Tuesday, March 11, 2014
Amalgamated is announcing the end of beta tests for a groundbreaking new technology soon to be released, the iDoc, a smartphone app with all the capability of a primary care physician; not only able to diagnose symptoms but actually treat them as well. George is awed by its capabilities but also shocked by the announcement given that iDoc had truthfully been his brainchild; an idea innocently shared during an emotional discussion he’d had with Paula years ago after the death of his mother. Despite his initial feelings of disconcertment at his idea having been hijacked and concerns for the end of medical care as we’ve known it, George is increasingly more impressed by the incredible technical milestone and the endless possibilities at the number of people, like his own mother, which could be helped.
All excitement falls by the wayside though as dead bodies start to accumulate around him; five people in total just at his hospital, each a patient of his and also beta test participants of the iDoc app, including Kasey, as he later learns. As initial doubts become real fears, George wonders if the deaths are due to a software glitch, hackers, or a much more sinister U.S. government involved conspiracy. As George starts asking question, he will put his own life on the line in order to find the truth.
I really enjoyed this book. I chose it both for its compelling scenario but also because my mom used to love Robin Cook. Prior to losing her vision she was a loyal reader of all his novels, so in her honor I thought I’d give him a try and as always mom didn’t steer me wrong. Cell was a taut and suspenseful medical thriller dealing with captivating and current day medical science actually in the news, which is what made the premise all the scarier. Cook hooked me in the first couple of pages with a heart-pounding narrative that had my own lungs feeling slightly constricted (“her heart continued to pound as she struggled to suck air into her mouth. It was getting harder and harder to breathe; she was being progressively paralyzed and suffocating as a consequence.”)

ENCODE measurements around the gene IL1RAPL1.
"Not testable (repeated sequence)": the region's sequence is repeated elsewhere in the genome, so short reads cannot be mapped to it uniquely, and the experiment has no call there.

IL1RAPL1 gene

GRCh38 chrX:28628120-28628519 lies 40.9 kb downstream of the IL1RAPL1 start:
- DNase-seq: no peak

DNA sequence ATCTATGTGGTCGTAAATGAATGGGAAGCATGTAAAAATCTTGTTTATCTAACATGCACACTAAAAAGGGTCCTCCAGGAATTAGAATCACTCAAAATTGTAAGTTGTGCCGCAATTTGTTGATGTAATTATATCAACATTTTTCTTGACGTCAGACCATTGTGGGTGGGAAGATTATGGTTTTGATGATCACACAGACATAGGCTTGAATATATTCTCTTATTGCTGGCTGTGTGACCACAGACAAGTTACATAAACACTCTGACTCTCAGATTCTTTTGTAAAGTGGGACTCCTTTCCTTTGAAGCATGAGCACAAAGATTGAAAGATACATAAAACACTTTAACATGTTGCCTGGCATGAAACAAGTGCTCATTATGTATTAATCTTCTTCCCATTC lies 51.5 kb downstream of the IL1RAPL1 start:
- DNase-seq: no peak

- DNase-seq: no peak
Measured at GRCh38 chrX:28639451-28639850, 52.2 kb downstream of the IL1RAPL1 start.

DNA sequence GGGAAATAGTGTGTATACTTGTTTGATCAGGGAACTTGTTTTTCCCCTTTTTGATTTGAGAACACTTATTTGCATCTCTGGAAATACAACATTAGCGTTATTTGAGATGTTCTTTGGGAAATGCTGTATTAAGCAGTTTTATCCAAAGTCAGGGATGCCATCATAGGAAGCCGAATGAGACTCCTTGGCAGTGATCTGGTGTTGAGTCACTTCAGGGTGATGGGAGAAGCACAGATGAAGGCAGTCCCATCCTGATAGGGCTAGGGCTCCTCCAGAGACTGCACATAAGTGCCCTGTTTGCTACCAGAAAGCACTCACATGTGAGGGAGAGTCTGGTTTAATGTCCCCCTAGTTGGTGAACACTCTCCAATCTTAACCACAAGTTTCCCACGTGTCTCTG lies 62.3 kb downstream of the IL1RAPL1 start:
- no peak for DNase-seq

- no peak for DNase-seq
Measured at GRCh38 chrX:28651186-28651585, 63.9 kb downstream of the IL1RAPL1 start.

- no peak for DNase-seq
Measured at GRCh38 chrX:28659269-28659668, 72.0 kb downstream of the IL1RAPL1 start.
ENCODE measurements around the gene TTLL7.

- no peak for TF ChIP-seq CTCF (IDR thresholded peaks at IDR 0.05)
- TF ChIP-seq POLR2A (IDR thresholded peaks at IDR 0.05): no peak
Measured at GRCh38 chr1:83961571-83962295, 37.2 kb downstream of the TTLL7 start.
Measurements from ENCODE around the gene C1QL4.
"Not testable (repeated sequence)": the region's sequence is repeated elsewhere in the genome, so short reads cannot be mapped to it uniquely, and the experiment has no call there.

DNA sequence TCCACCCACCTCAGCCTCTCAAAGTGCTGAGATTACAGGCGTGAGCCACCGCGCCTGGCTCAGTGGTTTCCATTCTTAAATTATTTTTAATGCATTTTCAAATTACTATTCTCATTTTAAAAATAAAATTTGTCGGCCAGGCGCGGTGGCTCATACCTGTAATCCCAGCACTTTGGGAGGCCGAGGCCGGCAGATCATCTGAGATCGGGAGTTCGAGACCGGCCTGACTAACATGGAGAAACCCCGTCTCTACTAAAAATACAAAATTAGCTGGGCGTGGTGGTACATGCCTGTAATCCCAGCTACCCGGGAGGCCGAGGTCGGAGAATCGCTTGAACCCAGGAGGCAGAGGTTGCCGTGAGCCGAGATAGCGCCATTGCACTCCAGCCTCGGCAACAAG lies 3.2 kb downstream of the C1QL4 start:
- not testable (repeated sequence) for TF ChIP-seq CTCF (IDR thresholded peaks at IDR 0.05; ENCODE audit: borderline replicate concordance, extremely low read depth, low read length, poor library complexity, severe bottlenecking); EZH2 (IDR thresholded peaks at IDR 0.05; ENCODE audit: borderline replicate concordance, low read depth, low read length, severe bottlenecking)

While I loved the story’s premise and narrative, to be honest I didn’t exactly love George, our main protagonist. I found him too methodical and hesitant in his investigative role and to my annoyance and consternation at times downright clueless. I found myself quite literally yelling at the book, (c’mon, can’t you see she’s playing you?) on more than one occasion. My only other small (very small) gripe is the slightly open to interpretation ending to the book, though to be fair it didn't take anything away from the greater whole and I still left happy with the story's resolution.
The science and technology portion of the narrative was utterly engrossing. Despite knowing that today's smartphone technology isn’t quite at the level described in the book; whereas external gadgets could facilitate taking blood and saliva samples and reservoirs implanted in the body could distribute medication, I have no doubt that it’s nonetheless a believable glimpse into the future. Already (today) there are apps on the market that can take your pulse and even manage your stress levels by measuring your heart rate merely by covering your smartphone camera lens with the soft pad of your fingertip. There are apps that can help detect whether its user is depressed, and last year Cornell researchers won a prestigious $100,000 award for creating an app to assist people with bipolar disorder. Just think, if these are the health care-related smartphone capabilities of today, the possibilities for 5 to 10 years from now are limitless.
Cell was a tension-filled and thought-provoking thriller that offers both a hopeful yet potentially scary look at the future of medical care. Cell will capture your attention and leave you thinking about our future long after its last page.